Adding to the history, James’ son and my great-grandfather, Howard Clayton, had an even more direct claim to fame in that he was born on May 30, 1908 in…you guessed it…that same old plantation office.

William Aston, the rowdy revolutionary

Recently, I’ve gotten back into the swing of researching my family genealogy. It’s long been rumored in and around the Botetourt County area that Austins were related to the those of the same name that founded Austin, TX. The thought was that the first Austin in Botetourt was a brother or distant cousin of Stephen Austin, “The Father of Texas.” This was even the preface to the Austin chapter of a book that details the history that side of my family, Related Families of Botetourt County, Virginia.  Sadly, though, that piece of oral history seems to be made up.

Instead,  the first Austin in Botetourt was a well-made man who migrated from West Nantmeal Township in Chester County, Pennsylvania to the mountains of western Virginia in the early 1770s. His name was William Aston and he’s my 6th great grandfather. Upon researching his name a little further, I found an excerpt from The Annals of Southwest Virginia detailing an account of him telling the King’s officers to, in so many words, shove it amongst other charges that day. The record is as follows:

William Aston this day personally appeared in court agreeable to recognizance to answer a certain complaint against him wherewith he stands charged. On consideration whereof the court arc of opinion that he shall be fined the sum of ten pounds for insulting the Magistrates in the executing of their (missing word) and fined two securities to be bound himself in the sum of fifty pounds and his said securities in the sum of twenty five pounds each that he shall be of good behaviour to all his Majesty’s liege subjects for and during the term of twelve months from this day.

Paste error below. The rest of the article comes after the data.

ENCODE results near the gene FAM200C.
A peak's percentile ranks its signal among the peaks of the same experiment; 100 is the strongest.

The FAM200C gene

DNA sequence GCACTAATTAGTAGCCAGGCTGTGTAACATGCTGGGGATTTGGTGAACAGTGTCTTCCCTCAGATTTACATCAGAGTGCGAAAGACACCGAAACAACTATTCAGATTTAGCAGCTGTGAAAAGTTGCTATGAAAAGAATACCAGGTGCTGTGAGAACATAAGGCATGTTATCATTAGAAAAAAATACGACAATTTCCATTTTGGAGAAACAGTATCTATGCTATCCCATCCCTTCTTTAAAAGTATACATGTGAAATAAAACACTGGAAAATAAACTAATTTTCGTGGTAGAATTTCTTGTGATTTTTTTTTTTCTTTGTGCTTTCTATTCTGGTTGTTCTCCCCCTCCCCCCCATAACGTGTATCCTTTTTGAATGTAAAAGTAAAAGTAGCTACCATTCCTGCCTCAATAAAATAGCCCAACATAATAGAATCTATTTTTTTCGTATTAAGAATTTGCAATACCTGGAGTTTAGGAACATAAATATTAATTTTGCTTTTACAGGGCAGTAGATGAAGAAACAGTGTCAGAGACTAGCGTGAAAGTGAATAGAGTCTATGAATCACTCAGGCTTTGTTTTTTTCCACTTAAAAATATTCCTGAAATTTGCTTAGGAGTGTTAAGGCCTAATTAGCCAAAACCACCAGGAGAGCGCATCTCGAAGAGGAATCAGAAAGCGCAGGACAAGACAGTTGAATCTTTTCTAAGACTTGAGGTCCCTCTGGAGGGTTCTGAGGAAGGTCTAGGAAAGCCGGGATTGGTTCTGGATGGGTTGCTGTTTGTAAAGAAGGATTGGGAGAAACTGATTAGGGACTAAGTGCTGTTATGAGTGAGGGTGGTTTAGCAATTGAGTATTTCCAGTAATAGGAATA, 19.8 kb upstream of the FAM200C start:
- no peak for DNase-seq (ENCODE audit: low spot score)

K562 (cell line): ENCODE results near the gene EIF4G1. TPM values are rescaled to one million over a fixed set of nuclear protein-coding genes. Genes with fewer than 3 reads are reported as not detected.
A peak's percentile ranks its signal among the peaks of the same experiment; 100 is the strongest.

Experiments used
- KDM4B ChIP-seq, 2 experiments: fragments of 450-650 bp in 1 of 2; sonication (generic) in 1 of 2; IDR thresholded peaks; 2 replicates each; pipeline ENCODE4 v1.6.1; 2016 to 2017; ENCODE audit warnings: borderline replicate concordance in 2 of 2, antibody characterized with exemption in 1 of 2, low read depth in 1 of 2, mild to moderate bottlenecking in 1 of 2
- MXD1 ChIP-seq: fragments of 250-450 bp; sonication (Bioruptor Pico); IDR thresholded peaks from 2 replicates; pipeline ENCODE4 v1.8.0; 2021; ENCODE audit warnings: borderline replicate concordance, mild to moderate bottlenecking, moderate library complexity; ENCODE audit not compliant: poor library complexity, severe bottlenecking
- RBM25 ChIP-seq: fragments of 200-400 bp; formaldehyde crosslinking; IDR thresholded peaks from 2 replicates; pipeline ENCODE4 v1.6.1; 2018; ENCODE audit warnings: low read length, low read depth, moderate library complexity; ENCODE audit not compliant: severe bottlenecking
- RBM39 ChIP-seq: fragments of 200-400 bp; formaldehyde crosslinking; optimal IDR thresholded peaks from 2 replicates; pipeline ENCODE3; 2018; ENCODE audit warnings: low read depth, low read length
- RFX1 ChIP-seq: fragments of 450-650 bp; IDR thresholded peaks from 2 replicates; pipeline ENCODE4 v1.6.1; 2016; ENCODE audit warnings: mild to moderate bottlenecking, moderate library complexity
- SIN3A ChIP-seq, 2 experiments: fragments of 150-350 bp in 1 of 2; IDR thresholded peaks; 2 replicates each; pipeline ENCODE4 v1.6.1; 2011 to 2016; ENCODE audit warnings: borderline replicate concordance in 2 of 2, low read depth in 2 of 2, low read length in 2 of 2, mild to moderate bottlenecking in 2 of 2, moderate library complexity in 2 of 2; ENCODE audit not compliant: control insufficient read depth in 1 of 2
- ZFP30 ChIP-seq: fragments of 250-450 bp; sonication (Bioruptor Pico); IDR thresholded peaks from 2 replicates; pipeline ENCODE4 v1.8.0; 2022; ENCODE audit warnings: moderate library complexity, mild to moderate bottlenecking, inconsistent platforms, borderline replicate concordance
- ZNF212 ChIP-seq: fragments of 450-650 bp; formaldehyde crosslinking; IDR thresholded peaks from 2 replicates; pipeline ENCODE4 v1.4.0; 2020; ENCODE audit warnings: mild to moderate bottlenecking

William Aston, Joseph Phipps and Hugh McNutt came into court and acknd. themselves severally indebted to our Sovereign Lord the King and his heirs and successors the said William Aston in the sum of fifty pounds and the said Joseph Phipps and Hugh McNutt in the sum of twenty five pounds each of their respective goods and chattels, lands & tenements, to be levied to our said Lord the King and his successors rendered. But on the condition that if the said Wm. Aston shall be of good behaviour to all his Majesty’s liege subjects for & during the
term & time of twelve months and one day from this time, then this recognizance to be void.

Upon the complaint of Wm. Aston against Andrew Henry for a breach of the peace, parties heard & [missing word] opinion that the complaint be dismissed.

The bond he was released on that day was backed by Colonel William Fleming, a state legislator from western Virginia who would briefly serve as the third Governor of Virginia in the following year.

An ardent supporter of the Revolutionary cause, my 9th great grandfather even fought under Captain John Mills in the later years of the Revolutionary War.  He then returned home to Botetourt and died a few short years later. Can’t wait to find out more…